Franchise Law

Section 1, Fall 22

Schedule Information

Enrollment: 5/16
Credits: 2
Days* Time Room Start Date End Date
  • R
  • 1540-1740
  • SL268
09/01/2022 12/01/2022
*“R” means Thursday

Course Description

There are approximately 800,000 franchised outlets in the U.S., employing approximately 8 million workers, and generating at least $750 billion in sales. Franchising is growing: it has been estimated that a new franchise opens in the U.S. roughly every 8 minutes of every working day. But, in recent years, global expansion of franchising has been at least as rapid. Although most people may associate franchising with “fast food restaurants,” franchising is prevalent in many areas of the economy, including automotive, hotel, various retail establishments, and numerous business services. With the explosive growth of franchising, which really began in the 1950s, has come the development of franchise law as a separate discipline during the past 65 or so years and significant growth in the number of lawyers who practice in this field. Thus, franchising and the evolving practice of franchise law have a great practical impact on the U.S., and global, economies. Franchise law is a combination of contract and statutory law and is heavily influenced by trademark, antitrust, employment and other areas of business law. Franchise agreements tend to be lengthy, multi-year trademark licensing agreements. Because franchising involves distribution of goods and services, antitrust and other competition law considerations must be taken into account. Franchising is also regulated at both the federal and state levels. Franchise sales are regulated by state and federal disclosure requirements, analogous to SEC requirements. Automotive, petroleum and certain other franchise relationships are regulated by specific federal and state statutes, while various states more broadly regulate aspects of the franchise relationship, such as termination or renewal of the relationship. There is a substantial amount of litigation in franchising, involving not only disputes between franchisors and franchisees, but also disputes with consumers and others. Many common law contract concepts, such as the “implied covenant of good faith and fair dealing,” have evolved and continue to evolve in the context of franchise law. Because franchising is also growing rapidly outside the U.S., laws and regulations of other countries are also relevant. This course will cover the legal and practical business basics of franchising, including, structuring of the franchise relationship and the analysis of franchise agreements; the sales process and disclosure requirements; the relationship to franchising of trademark, antitrust, employment and other general areas of statutory law; contract and other common law concepts that affect the franchise relationship; statutes specifically regulating the franchise relationship at the state and federal level; automobile, petroleum and international franchising; franchise-related litigation; and current issues in developing franchise law. At the end of the semester, there will be mock negotiations of a franchise dispute.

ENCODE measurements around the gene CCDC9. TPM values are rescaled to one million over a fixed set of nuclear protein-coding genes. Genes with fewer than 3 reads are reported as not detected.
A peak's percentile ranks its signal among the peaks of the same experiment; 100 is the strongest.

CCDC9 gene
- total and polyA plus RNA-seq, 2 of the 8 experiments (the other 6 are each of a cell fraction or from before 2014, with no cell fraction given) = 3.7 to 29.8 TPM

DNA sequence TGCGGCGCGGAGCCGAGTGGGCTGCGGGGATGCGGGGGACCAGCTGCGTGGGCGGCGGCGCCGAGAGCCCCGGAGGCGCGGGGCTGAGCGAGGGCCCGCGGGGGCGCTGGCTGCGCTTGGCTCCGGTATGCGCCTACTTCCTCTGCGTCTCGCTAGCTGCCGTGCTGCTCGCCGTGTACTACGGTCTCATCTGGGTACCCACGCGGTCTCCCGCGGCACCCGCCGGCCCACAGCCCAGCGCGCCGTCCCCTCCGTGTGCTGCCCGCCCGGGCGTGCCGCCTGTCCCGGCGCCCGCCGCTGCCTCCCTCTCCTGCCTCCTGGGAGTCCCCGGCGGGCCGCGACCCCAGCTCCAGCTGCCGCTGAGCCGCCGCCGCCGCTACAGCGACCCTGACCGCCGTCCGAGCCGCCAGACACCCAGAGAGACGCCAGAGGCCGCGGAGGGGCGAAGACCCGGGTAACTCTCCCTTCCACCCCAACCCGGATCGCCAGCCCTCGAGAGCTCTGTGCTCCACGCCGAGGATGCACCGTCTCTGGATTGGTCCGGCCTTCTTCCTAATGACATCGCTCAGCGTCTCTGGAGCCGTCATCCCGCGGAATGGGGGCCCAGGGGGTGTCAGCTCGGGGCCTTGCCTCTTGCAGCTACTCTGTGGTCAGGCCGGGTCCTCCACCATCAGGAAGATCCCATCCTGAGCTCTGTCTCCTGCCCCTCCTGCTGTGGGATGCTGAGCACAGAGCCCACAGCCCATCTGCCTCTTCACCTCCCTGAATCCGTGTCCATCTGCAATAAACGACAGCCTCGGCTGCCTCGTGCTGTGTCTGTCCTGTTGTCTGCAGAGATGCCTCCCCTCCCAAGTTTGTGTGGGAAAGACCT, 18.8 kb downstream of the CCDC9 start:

Course Requirements

Exam Info:
Final Type (if any): None
Description: None

Written Work Product
Written Work Product: Students will write a paper or draft a hypothetical franchise agreement. Papers will not be expected to exceed 10 pages, although a draft franchise agreement likely will exceed that length. In addition, in connection with negotiations of a franchise dispute at the end of the semester, students will be expected to prepare a short proposal for resolution of the dispute, which will not need to exceed three pages. All work will be submitted via EXPO (deadlines to be announced).

Other Work

Other Course Details
Prerequisites: (Contracts (6002)) Concurrencies: None
Mutually Exclusive With: None
Laptops Allowed: Yes
First Day Attendance Required: No
Course Resources: To be announced.
Course Notes:

Graduation Requirements

*Satisfies Writing Requirement: No
**Credits For Prof. Skills Requirement: No
Satisfies Professional Ethics: No

*If “Yes,” then students are required to submit a substantial research paper in this course, which means students do not need to submit any form to SRO for this paper to meet their upper-level writing requirement. If “No,” then students must submit a “special request” e-form to SRO (available via LawWeb) no later than five weeks after the start of the term for a paper in this class to be counted toward the upper-level writing requirement.

**Yes indicates course credits count towards UVA Law’s Prof. Skills graduation requirement, not necessarily a skills requirements for any particular state bar.

Schedule No.
Law No.
Modified Type
ABA Seminar
Cross Listed: No
Cross-Listed Course Mnemonic:
Public Syllabus Link: None
Evaluation Portal Via LawWeb Opens: Wednesday, November 30, 12:01 AM
Evaluation Portal Via LawWeb Closes: Friday, December 09, 11:59 PM